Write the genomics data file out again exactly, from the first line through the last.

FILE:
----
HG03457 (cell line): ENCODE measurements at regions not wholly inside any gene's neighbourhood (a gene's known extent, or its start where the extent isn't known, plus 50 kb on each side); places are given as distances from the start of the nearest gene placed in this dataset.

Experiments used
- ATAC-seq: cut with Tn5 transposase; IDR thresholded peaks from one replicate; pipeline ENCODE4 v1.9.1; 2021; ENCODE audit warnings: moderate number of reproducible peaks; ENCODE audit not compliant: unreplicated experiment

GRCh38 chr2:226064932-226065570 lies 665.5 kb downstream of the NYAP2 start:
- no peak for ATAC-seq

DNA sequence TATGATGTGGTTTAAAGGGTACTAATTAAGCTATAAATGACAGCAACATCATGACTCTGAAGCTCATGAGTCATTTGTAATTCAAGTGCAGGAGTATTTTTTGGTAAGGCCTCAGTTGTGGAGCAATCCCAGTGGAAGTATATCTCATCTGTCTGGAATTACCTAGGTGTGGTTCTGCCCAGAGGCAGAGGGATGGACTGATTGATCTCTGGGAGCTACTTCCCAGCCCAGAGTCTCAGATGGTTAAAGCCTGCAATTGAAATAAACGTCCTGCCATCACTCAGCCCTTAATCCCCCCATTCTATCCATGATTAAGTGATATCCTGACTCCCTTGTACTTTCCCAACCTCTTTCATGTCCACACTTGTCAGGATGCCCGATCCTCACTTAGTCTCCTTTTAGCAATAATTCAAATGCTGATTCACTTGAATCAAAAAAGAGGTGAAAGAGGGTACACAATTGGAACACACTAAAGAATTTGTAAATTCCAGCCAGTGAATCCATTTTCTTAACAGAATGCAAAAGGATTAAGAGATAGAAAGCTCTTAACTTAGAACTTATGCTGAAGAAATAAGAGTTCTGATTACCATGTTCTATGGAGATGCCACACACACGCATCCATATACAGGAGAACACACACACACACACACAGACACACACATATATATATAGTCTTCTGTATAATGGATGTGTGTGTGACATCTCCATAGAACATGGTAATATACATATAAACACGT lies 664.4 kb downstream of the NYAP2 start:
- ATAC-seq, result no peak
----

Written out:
HG03457 (cell line): ENCODE measurements at regions not wholly inside any gene's neighbourhood (a gene's known extent, or its start where the extent isn't known, plus 50 kb on each side); places are given as distances from the start of the nearest gene placed in this dataset.

Experiments used
- ATAC-seq: cut with Tn5 transposase; IDR thresholded peaks from one replicate; pipeline ENCODE4 v1.9.1; 2021; ENCODE audit warnings: moderate number of reproducible peaks; ENCODE audit not compliant: unreplicated experiment

GRCh38 chr2:226064932-226065570 lies 665.5 kb downstream of the NYAP2 start:
- no peak for ATAC-seq

DNA sequence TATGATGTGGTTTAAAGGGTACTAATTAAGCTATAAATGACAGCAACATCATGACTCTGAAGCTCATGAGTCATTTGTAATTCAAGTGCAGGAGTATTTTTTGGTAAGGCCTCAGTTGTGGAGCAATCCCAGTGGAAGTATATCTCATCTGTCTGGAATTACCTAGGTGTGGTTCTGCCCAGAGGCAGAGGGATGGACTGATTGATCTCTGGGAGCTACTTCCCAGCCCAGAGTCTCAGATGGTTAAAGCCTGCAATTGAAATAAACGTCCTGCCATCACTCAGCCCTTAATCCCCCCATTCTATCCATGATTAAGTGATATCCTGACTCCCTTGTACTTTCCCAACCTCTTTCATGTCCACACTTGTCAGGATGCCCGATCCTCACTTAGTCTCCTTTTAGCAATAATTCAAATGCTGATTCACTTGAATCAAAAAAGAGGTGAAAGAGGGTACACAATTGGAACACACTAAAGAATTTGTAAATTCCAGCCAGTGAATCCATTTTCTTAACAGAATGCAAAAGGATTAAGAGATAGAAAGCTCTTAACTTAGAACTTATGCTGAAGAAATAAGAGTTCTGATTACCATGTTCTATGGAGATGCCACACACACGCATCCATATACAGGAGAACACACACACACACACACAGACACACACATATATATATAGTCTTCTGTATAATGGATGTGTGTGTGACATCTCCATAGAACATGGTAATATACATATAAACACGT lies 664.4 kb downstream of the NYAP2 start:
- ATAC-seq, result no peak